Exploring China through the Operations Global lab

During the first two weeks of May 2018, I had the opportunity to attend Fisher’s Operations Global Lab in China and Hong Kong. I choose this trip because I have wanted to travel the world my entire life. I had been to a country in Europe and knew I would go back there along with Africa, Australia and South America, but knew I would never travel by myself to Asia for fun. Also, my specialization is operations management, so it seemed like the perfect fit for me. We were able to travel to different businesses in Hong Kong, Shanghai and Beijing in order to understand the business realm of China. We also got to experience the culture and history of China.

I was able to learn so much about China and different business markets through this trip. After I attended this trip, I realized that even though people speak another language and have another culture, we can still relate to one another. I had always looked China as almost another world until actually visiting. I now see how interconnected the world is and continues to grow together. Many of the people I met while in China were kind, willing to share their culture and wanted to know more about my culture. It surprised me a lot.

Being a business major, getting to speak to heads of leading companies in China and Hong Kong was insightful. I now feel that I have a better understanding of how business in China works. We also got to experience many cultural differences in work ethic and business culture. Seeing these cultural differences allowed us to see differences with international companies. Having this experience will enhance my ability to adapt in different types of businesses.

Culturally, we got to see examples of the Buddhist religion and experience people exercising their faith in-person. Additionally, for me, getting to eat authentic Asian cuisine for two weeks was a transformational experience. I rarely ate at Chinese places in America, so I was a little nervous to be outside of my comfort zone. However, getting try all the rice, noodles, dumplings and even peking duck was amazing. I catch myself missing sitting around a table eating family style off of a lazy susan.

The Great Wall of China was definitely my favorite part of the entire trip. Getting to see one of the seven wonders of the world has always been a dream of mine and climbing on it was very surreal. I never realized how intricate the details were and how unique each part of the wall is. You can be walking up one-inch steps and then suddenly you are on your hands and knees literally climbing the steps. Getting to step where the soldiers once stepped was surreal.

Its a cultural thing

Every place, country, family speaks of culture. China is no exception. The country contains  an array of unique things and places that you stand in awe of the moment you realize you becoming a part of it. The pictures picture speak a thousand words.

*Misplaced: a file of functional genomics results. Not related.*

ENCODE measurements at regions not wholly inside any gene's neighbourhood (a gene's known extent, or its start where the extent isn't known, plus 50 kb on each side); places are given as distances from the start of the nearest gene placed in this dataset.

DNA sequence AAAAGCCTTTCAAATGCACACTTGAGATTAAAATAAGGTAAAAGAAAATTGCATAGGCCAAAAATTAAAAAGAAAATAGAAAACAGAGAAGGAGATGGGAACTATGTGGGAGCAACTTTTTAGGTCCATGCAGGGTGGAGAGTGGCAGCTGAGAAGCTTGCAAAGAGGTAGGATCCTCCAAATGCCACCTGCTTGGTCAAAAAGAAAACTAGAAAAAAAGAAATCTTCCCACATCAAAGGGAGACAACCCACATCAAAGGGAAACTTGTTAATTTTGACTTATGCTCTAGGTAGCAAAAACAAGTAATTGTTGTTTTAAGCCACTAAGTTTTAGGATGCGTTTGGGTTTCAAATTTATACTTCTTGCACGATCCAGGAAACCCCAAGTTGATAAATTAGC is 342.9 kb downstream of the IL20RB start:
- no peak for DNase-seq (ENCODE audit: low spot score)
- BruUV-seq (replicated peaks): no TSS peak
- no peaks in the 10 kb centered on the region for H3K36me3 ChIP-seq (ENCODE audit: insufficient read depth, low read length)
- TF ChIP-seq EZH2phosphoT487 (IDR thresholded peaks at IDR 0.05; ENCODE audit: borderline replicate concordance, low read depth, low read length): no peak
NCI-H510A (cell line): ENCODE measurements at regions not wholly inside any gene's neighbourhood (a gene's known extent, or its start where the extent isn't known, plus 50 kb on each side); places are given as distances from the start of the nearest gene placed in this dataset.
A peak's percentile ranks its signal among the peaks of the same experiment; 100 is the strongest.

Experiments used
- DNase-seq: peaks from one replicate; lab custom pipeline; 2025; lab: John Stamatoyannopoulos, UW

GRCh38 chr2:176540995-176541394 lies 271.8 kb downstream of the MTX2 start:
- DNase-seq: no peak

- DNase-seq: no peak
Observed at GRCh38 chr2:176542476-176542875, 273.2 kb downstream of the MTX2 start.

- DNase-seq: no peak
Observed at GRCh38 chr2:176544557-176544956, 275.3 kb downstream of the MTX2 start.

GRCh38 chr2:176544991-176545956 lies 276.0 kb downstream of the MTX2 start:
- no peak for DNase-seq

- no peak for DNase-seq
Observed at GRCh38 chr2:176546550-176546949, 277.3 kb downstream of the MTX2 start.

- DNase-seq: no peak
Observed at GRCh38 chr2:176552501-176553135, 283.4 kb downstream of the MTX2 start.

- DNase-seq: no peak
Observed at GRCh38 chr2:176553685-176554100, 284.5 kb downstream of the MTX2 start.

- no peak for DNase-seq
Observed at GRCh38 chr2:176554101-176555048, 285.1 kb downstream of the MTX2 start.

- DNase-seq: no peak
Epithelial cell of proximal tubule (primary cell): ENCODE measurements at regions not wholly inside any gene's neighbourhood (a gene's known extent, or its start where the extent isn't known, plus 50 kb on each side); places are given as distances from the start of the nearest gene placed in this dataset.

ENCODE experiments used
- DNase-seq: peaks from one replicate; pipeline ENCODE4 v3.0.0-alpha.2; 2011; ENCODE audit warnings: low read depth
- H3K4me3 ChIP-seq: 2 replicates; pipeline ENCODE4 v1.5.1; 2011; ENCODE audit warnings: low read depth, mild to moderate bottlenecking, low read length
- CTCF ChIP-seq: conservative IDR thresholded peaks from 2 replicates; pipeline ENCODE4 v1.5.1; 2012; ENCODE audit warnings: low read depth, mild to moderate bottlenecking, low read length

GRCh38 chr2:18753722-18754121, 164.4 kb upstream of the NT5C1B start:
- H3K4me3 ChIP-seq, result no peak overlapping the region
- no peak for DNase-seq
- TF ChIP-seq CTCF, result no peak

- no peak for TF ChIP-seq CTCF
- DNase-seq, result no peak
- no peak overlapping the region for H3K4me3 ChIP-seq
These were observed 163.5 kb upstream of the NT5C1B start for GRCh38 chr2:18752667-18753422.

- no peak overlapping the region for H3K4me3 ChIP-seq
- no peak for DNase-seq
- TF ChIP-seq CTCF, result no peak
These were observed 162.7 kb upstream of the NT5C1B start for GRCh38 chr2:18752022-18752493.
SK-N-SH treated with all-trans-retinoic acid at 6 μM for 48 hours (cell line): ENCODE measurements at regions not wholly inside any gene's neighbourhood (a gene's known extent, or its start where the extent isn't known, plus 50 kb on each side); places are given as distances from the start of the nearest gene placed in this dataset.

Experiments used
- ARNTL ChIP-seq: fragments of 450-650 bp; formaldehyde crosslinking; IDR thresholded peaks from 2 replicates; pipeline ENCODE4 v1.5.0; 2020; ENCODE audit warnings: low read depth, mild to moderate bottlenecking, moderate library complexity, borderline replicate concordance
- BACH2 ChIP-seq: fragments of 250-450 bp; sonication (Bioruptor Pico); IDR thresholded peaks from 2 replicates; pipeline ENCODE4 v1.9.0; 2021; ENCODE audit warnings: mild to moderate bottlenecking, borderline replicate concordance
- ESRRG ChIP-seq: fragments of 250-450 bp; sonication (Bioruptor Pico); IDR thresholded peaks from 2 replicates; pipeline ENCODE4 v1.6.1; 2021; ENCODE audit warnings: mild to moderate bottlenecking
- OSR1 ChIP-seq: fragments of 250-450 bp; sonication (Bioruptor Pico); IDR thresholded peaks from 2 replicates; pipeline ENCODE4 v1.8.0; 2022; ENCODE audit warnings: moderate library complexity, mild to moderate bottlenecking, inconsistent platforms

We have Amazon, there its the TMall and JD (aka Jindong). TMall has a ambassador of its own – a cute one too.

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The Bund – The Clarke Quay of China. Behind the team are the skyscrapers of Pudong.

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The Great Wall – the torchbearer of China’s history.

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The Forbidden City – Once upon a time in China, there lived a king…

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The Water City – Xitang- where you immerse yourself in a world of dreams.

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Then, I sensed something that brought people even closer together: food! In China, regardless of the dish you are eating, it will be served in such a way that you sit together, sometimes prepare it together and always share it, be it BBQs, hot-pots or duck feast. Eating and meals in China bring a feeling of togetherness. Being a vegetarian, I did not have the liberty to try all the dishes, but what I did enjoy and what will stay with me is that feeling of togetherness. I cherished being with my team of twelve people, all having laughs together.

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The outcome? You return to the US with happy memories and a strong project deliverable.

China, Logistics, Maglev, Me and…. Woweee

Driven by increasing air pollution in China, as well an increasingly demanding industrial and retail sector, an e-commerce air-filter opportunity window has opened for the Columbus based air filter manufacturer Columbus Industries. My GAP team is visiting China to conduct a feasibility study for this new opportunity. The logistics and legal aspects are important and complicated pieces in the assessment of a go-to-market strategy for an imported product such as air-filters in China. 

I am a member of the Logistics team. Logistics is a totally new arena for me as I come from a technology background. However, a series of meetings and research regarding logistics in China has given me a huge amount of information I’d like to share in this blog. I would like to give the disclaimer that there isn’t a multi-step process for this understanding and “acing” of logistics in China. Rather, it is pure experience and one key asset – a native knowledge of  Chinese. Tadaaa!! Yes, it is very important to be fluent in Mandarin – writing and speaking. We set up most of the meetings in China via communicating in Mandarin.